Has the United Nations Become Irrelevant?

Has the United Nations become irrelevant? That question is being asked with increasing frequency in recent years. While there are undoubtedly many reasons, the foremost in my estimation is the UN’s poor record in respect to carrying out what many observers regard as its primary mission: peacekeeping.  This perception underlies the stated determination by the new Secretary-General, António Guterres, to make peacekeeping his top priority during his five-year tenure.

Over the long term, the UN record in regard to peacekeeping has been decidedly mixed. Although there have been some remarkable successes (e.g., dealing with the Suez Canal crisis in1956), the past decade has been marked by a succession of failures. None of these failures, one may argue, has had a more negative influence on popular perceptions of the UN than the organization’s ineffectuality in dealing with the protracted and complicated civil war in Syria, much less in bringing it to an end. Comparably baneful was the aftermath of the 2011 Security Council-authorized intervention in Libya. The authorizing resolution – passed by a ten to zero vote (with Russia and China among the five abstainers) – was based on the widely acclaimed “Responsibility to Protect” (R2P) principle. The resolution authorized a US-led NATO mission to undertake a humanitarian mission to avert an anticipated slaughter of opponents to the dictatorial regime of Muammar al-Qaddafi. The operation, however, soon morphed into one of regime change. The outcome was that Libya lapsed into a state of anarchy from which it has yet to fully emerge. Paradoxically, the UN appeared inept when it failed to act and inept when it did act.

Armed conflict presently characterizes much of the Middle East and Africa; and a persistent threat of conflict hangs over additional areas now nominally at peace. The possibility of nuclear warfare (more likely involving India, Pakistan, Israel, or North Korea, than the P-5 powers) is real. Meanwhile, the recently installed US President, the temperamentally mercurial and unpredictable Donald Trump – no lover of the United Nations – cavalierly professes a lack of concern in regard to a renewed nuclear arms race. In these matters, the UN has not played a major constructive role. Nor has it adequately addressed the causes of, and optimal responses to, the spate of wanton acts of terrorism, the most dramatic of which were those of 11 September 2001.  These are causes for deep concern.

Nevertheless, seismic shifts in the global geo-political landscape, along with a host of other existential issues, to be noted below, make the United Nations system more relevant today, I would argue, than ever before in the seven-plus decades of its existence. Let us review some of the major changes.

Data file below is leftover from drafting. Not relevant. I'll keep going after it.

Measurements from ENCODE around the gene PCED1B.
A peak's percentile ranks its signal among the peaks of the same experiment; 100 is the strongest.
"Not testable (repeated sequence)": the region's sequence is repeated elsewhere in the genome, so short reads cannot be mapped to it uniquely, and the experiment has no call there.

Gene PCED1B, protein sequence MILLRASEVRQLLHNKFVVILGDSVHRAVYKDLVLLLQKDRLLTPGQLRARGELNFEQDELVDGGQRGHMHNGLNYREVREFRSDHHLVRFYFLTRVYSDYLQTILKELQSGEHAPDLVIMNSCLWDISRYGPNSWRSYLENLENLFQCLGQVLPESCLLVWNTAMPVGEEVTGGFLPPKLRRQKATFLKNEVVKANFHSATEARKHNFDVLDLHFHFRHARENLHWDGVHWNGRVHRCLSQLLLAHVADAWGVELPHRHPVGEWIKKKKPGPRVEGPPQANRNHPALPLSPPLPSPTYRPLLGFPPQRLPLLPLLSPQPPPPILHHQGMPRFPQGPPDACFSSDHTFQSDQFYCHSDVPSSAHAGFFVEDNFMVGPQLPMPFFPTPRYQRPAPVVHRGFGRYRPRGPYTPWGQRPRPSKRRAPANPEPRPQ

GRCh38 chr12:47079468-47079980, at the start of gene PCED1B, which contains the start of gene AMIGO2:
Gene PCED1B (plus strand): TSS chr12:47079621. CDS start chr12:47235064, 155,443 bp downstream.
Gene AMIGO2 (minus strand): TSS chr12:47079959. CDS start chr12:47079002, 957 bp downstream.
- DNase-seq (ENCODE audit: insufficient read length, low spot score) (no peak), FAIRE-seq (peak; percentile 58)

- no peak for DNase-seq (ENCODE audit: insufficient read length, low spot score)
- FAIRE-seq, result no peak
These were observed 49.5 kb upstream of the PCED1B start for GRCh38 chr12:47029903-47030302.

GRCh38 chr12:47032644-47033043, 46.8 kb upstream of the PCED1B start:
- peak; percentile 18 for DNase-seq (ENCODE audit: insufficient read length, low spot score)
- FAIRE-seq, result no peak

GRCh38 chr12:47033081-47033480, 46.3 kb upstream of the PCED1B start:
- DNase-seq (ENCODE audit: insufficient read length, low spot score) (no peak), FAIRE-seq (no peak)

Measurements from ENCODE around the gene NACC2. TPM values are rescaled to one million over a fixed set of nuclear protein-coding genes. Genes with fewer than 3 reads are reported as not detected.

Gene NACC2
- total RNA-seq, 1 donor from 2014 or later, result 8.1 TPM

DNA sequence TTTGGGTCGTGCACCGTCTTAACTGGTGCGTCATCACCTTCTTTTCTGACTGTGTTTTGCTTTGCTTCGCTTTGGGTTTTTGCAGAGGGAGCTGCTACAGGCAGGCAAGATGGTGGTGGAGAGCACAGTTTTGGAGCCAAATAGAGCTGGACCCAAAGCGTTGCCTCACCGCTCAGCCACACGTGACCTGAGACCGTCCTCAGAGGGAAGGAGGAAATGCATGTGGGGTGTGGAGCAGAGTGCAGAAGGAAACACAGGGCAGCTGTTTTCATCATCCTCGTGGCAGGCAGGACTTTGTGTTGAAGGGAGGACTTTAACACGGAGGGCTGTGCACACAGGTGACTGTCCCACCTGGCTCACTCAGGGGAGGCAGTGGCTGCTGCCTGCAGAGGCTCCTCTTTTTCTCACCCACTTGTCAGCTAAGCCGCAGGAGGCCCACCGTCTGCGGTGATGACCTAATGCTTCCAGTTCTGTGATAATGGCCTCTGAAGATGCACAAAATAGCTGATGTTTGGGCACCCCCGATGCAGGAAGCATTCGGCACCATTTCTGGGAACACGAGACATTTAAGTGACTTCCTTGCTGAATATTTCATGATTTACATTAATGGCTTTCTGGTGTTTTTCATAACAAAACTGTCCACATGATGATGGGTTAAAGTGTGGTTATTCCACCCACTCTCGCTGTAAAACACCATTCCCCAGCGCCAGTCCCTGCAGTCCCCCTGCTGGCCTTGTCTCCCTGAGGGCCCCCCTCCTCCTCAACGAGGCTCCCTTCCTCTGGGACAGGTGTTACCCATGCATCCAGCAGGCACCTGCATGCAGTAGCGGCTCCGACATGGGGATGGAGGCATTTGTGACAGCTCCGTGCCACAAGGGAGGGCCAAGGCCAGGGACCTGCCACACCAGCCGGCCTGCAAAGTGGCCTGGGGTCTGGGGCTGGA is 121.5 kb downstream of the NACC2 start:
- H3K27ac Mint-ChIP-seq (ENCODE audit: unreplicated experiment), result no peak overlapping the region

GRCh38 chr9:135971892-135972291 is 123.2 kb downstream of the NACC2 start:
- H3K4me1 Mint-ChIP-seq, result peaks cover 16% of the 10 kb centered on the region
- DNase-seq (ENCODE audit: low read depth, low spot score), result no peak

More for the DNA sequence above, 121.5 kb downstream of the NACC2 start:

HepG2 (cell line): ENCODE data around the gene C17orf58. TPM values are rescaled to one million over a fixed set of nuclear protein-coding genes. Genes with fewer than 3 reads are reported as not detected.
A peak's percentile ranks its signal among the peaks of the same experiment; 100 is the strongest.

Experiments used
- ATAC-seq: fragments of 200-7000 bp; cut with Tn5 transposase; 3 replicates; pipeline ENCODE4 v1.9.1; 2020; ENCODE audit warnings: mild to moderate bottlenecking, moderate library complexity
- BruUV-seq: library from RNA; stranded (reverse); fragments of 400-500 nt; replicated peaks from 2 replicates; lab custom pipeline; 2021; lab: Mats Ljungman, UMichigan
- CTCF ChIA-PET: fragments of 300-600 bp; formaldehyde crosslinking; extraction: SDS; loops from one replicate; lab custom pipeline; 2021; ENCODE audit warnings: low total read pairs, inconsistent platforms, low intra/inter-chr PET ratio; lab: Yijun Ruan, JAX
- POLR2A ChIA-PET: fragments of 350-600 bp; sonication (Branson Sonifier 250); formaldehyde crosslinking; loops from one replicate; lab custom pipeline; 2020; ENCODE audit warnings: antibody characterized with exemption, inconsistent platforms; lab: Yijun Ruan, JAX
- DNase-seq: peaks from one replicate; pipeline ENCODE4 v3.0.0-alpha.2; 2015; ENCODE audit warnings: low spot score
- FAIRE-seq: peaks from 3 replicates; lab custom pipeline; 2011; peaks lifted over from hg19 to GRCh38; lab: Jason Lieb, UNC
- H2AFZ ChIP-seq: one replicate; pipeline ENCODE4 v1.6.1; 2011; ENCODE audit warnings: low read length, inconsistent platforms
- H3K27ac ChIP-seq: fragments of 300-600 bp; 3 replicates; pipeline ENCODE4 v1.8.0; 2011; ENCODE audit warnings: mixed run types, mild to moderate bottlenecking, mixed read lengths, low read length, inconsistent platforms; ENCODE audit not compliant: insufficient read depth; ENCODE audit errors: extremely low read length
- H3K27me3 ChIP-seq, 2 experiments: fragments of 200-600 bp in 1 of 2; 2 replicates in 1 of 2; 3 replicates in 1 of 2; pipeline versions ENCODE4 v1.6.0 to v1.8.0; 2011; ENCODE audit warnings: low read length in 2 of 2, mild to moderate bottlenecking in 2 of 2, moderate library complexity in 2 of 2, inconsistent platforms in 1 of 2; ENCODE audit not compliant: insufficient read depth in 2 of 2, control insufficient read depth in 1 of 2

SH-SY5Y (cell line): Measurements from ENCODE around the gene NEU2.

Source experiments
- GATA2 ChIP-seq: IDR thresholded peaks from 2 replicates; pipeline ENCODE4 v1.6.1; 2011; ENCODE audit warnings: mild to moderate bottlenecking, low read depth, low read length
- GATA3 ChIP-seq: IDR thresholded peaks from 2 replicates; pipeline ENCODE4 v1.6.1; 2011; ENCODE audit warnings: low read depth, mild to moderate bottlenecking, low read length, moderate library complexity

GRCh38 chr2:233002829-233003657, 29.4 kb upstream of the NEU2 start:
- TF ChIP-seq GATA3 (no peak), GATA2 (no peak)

The UN in the Post-Cold War Era

Of utmost importance has been the conclusion of the Cold War during a brief period culminating with the fall of the Berlin Wall in 1991. This revolutionary change was presaged in a speech made before the UN General Assembly on 7 December 1988 by the Soviet premier, Mikhail Gorbachev. In that remarkable address, he called for a new, peaceful, lawful and democratic multi-lateral world order, a world characterized by ‘the de-ideologization of international relations.’ However, distrust of Gorbachev’s motives prevented an American embrace of his vision, and, a mere three years later, Gorbachev lost power and esteem in his own country. The implosion of the Soviet Union in 1991 might, conceivably, have brought an end to the military, political and economic confrontation between the Western (NATO et al) and Eastern (Warsaw Pact et al) blocs of nations, along with their globally scattered allies and client states. But that was not to be.

With the benefit of hindsight, we can now recognize the next few years as an open moment in history, one in which the United States, the undisputed colossus of a unipolar world, enjoyed an unprecedented capability to shape the future. Had it chosen to do so, the US, in concert with other relatively affluent democracies, could then have initiated a process leading to a substantially reformed United Nations.  It could have led by example in strengthening newly emerging democratic regimes (mainly in Eastern Europe and Latin America). It could have become the prime mover of what later came to be called a ‘global Marshall Plan’ to mitigate world poverty and reduce the obscene economic gap between the global North and the global South. It could have resuscitated the aborted 1961 McCloy-Zorin accords on ‘General and Complete Disarmament.’ Finally, it could have taken on a key role as a steward of the world’s environment, a role that many hoped it would assume at the 1992 Rio Conference on the Environment and Development.